“Discovering new machine learning models is similar to searching for gold on a yet unknown island. In the case of quantum machine learning, we have found some promising signs of gold at the first beach, which is why we are building better expedition gear and venturing further — excited by what we might find.”

As a second example, consider a programmable quantum device — where “programmable” refers to some device parameters that can be tuned to change the specifications of an otherwise fixed computation. We set some of these parameters to the values of input data x, and associate other parameters as trainable variables θ. The device ultimately gives us some outputs y = f(x, θ) that depend on inputs and variables. Such a quantum device (and this description is really very generic) implements a supervised learning model. This model is sometimes called a variational classifier, relating it to the concept of variational (i.e., trainable) quantum circuits. In a similar way we can construct unsupervised models.

A programmable quantum device can be interpreted as a supervised machine learning model that computes y=f(x, θ). The trainable parameters θ can be learned via classical optimization. The figure is taken from this paper.

The function f that the quantum device computes can be very specific to its hardware architecture, how parameters enter the computation, and how one relates variables, inputs, and outputs to the quantum algorithm. However, altogether we get a “quantum model”. Importantly, if we do not know how to simulate the quantum model with a classical computer, we have not only a new ansatz to do machine learning, but also one that can only be executed with a quantum device. The emerging literature on variational circuits shows how to train such “hardware-derived” models with classical computers, and groups around the world are currently busy investigating the power and limits of such quantum models.

Discovering new machine learning models is similar to searching for gold on a yet unknown island. In the case of quantum machine learning, we have found some promising signs of gold at the first beach, which is why we are building better expedition gear and venturing further — excited by what we might find.

3. Redefine the way we think about quantum computing

There is a third, more “behind-the-scenes” reason why we think that quantum machine learning is essential. Quantum machine learning, and its central subtask, optimization, are not only subfields of quantum computing, they are increasingly becoming approaches to quantum computing itself. As such, they have the potential to redefine the way we think about quantum computing. This holds for software design, hardware development and applications that rely on quantum computing.

Quantum machine learning is not only a potential application for quantum computing, but a way of thinking that permeates all of its aspects.

So far, quantum algorithms are carefully composed by people who have a deep knowledge of the tricks of the trade. And even the “bible” of quantum computing, the textbook of Michael Nielsen and Isaac Chuang, remarks that “coming up with good quantum algorithms seems to be a difficult problem”. But quantum algorithms could also be learned.

Consider for example the preparation of resource states. Resource states feature widely, i.e., in continuous-variable applications or error correction with magic states, where the computation relies on a specific state to be prepared as an input. Oftentimes, the algorithm to prepare the initial state is unknown. However, given a device with a certain type of gates, we can let the computer “learn” a gate sequence that prepares the desired state on the specific hardware. Likewise, entire quantum experimental setups (i.e., to generate highly entangled quantum systems) have been designed by machine learning approaches.

“The ideas of machine learning can transform the way we do quantum algorithmic design: Instead of composing algorithms, we can let the device learn them.”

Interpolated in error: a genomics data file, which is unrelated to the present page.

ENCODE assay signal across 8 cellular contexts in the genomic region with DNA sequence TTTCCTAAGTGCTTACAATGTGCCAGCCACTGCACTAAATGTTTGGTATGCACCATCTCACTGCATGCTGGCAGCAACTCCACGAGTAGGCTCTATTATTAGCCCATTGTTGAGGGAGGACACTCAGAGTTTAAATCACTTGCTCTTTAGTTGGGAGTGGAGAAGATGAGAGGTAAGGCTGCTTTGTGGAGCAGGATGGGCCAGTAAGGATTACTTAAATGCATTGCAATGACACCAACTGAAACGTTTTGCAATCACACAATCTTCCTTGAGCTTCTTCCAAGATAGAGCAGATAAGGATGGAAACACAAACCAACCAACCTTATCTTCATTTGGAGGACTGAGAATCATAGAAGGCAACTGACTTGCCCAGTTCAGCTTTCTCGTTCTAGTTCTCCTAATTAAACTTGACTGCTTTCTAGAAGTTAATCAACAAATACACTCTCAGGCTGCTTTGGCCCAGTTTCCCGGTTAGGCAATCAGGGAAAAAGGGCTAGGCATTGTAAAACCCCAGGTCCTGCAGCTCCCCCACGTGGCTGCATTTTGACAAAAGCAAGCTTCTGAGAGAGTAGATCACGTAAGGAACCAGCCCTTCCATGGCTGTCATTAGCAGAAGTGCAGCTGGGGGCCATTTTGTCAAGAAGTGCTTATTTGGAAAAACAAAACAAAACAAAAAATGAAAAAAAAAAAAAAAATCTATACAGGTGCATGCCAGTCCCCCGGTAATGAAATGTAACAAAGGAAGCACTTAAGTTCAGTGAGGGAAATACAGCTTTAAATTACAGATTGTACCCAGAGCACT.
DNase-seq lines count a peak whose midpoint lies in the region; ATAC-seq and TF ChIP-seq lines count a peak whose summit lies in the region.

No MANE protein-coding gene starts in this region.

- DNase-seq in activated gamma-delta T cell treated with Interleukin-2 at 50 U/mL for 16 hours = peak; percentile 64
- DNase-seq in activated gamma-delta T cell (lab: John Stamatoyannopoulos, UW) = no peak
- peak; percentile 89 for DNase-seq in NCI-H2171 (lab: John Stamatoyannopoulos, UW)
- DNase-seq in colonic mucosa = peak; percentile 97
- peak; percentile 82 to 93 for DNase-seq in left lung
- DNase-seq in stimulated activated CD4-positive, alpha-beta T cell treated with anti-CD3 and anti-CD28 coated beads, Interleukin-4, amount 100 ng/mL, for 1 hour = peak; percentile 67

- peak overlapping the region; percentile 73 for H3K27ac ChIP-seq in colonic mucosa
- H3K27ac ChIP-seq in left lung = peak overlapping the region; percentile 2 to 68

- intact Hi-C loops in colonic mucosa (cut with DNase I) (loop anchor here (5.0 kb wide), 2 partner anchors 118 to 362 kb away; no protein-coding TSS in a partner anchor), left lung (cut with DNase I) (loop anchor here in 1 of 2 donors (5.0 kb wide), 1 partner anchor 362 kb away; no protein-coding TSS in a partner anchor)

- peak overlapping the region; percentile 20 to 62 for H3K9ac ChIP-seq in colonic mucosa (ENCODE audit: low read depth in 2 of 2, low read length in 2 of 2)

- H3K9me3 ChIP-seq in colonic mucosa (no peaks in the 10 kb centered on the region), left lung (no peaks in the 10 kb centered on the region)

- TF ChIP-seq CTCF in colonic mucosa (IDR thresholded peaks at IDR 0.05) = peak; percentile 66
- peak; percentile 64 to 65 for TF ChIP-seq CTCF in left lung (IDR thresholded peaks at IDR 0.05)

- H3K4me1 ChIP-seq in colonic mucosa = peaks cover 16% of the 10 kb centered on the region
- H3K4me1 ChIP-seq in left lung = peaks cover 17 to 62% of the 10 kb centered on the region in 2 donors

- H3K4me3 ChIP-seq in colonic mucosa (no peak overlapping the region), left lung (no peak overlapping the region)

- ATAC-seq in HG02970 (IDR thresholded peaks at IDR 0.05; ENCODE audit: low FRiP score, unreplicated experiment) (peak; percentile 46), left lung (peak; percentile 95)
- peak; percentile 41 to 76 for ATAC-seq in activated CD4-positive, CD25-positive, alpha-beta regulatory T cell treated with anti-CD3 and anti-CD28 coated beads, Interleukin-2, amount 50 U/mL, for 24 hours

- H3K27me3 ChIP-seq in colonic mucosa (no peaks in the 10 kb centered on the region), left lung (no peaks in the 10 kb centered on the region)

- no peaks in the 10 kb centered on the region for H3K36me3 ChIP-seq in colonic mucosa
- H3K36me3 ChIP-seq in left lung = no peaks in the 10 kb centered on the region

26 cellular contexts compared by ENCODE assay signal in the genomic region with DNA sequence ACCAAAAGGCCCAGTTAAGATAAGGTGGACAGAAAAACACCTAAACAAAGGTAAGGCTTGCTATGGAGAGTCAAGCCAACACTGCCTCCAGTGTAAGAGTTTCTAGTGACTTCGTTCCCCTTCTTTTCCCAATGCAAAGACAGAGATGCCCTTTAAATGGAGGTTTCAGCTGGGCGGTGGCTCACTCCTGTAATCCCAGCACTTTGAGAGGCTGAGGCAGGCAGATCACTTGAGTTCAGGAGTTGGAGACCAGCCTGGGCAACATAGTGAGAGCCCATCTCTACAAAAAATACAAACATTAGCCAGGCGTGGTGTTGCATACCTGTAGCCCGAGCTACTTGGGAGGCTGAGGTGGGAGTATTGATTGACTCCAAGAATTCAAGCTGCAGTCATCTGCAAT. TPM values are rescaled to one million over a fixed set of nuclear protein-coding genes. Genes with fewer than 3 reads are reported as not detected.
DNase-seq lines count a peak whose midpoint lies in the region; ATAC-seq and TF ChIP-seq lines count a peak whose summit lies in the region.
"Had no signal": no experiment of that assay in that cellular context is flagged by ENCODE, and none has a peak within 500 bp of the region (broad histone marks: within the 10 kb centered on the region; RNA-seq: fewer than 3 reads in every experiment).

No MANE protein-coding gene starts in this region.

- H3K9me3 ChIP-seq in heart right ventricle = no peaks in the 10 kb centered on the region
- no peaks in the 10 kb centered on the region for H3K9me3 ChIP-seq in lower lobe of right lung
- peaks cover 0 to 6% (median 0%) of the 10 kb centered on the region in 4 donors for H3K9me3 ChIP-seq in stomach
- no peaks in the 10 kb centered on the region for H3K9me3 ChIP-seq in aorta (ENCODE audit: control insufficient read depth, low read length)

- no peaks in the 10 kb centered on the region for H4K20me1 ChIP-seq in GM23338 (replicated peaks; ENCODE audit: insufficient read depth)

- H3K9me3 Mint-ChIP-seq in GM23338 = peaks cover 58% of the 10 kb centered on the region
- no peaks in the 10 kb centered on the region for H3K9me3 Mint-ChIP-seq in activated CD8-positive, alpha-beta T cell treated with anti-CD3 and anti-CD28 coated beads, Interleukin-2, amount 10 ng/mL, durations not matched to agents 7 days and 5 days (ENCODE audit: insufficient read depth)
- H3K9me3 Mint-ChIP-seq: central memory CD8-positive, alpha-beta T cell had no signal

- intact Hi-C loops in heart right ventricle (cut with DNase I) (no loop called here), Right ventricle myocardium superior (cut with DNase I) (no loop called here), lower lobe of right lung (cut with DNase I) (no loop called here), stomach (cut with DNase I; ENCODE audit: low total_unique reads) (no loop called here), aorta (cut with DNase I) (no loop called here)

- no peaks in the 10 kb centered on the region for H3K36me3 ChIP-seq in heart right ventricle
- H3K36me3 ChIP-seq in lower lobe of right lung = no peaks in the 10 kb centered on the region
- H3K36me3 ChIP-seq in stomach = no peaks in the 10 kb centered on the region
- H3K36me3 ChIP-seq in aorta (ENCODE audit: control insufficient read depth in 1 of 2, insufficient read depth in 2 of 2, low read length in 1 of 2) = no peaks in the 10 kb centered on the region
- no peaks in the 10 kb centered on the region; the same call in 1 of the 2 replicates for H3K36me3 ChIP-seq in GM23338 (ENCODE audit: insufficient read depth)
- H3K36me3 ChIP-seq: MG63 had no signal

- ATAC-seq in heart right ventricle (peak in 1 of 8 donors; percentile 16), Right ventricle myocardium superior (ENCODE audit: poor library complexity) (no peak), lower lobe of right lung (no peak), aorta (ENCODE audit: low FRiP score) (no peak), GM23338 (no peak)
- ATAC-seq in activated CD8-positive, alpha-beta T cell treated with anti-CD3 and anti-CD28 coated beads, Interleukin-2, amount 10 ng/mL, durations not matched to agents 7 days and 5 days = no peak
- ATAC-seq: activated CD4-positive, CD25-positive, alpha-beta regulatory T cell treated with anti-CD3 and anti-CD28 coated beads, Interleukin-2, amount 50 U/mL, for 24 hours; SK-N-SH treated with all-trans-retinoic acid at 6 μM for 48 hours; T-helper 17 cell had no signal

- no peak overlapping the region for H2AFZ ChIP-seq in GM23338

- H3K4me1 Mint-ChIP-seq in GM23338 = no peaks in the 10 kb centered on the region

Machine learning is becoming increasingly popular for the post-processing of measurements in quantum computing. One day, the result of any quantum computation may rely on machine learning methods.

Intimate knowledge of machine learning can also help to build a quantum computer. Building a quantum computer will generate large amounts of labeled and unlabeled data. For example, data is generated when reading out the final quantum state of the device, when assessing the performance of gates, or when it comes to estimating measurement results. Quantum machine learning has a very active subfield, in which classical machine learning is used as a method to make sense of data produced by quantum experiments in the lab. Machine learning systems could easily become a standard component of quantum hardware.

“Machine learning may one day be a standard technique to read out the results of a computation with a quantum device.”

Quantum machine learning techniques are also closely tied with a variety of application areas. Quantum chemistry, for instance, is likewise interested in minimizing high-dimensional and difficult cost functions, e.g., to find the lowest energy configurations of molecules for drug discovery or material science. Quantum computers can be used to tackle these problems, with methods like the variational quantum eigensolvers mentioned above (see for example this recent result which scaled to a water molecule on an extremely noisy quantum computer).

Since machine learning and quantum chemistry are both heavily based on optimization, it is not surprising that they can both leverage similar quantum algorithms. A variational quantum eigensolver is, in essence, the same algorithm as a variational classifier, which was introduced as an innovative way to use quantum computers for machine learning. Understanding gained from the machine learning side will translate to new insights on the chemistry side. Good quantum machine learning algorithms will therefore have immediate consequences for other quantum applications based on data and optimization.

In summary, the potential of quantum machine learning to enable and innovate future AI applications, as well as to contribute towards the development of the field of quantum computing itself are three reasons why quantum machine learning may have a big future when it comes to small-scale quantum devices.

This opinion piece is signed by: Maria Schuld, Nathan Killoran, Thomas Bromley, Christian Weedbrook, Peter Wittek

All figures were generated by the author unless stated otherwise in the caption.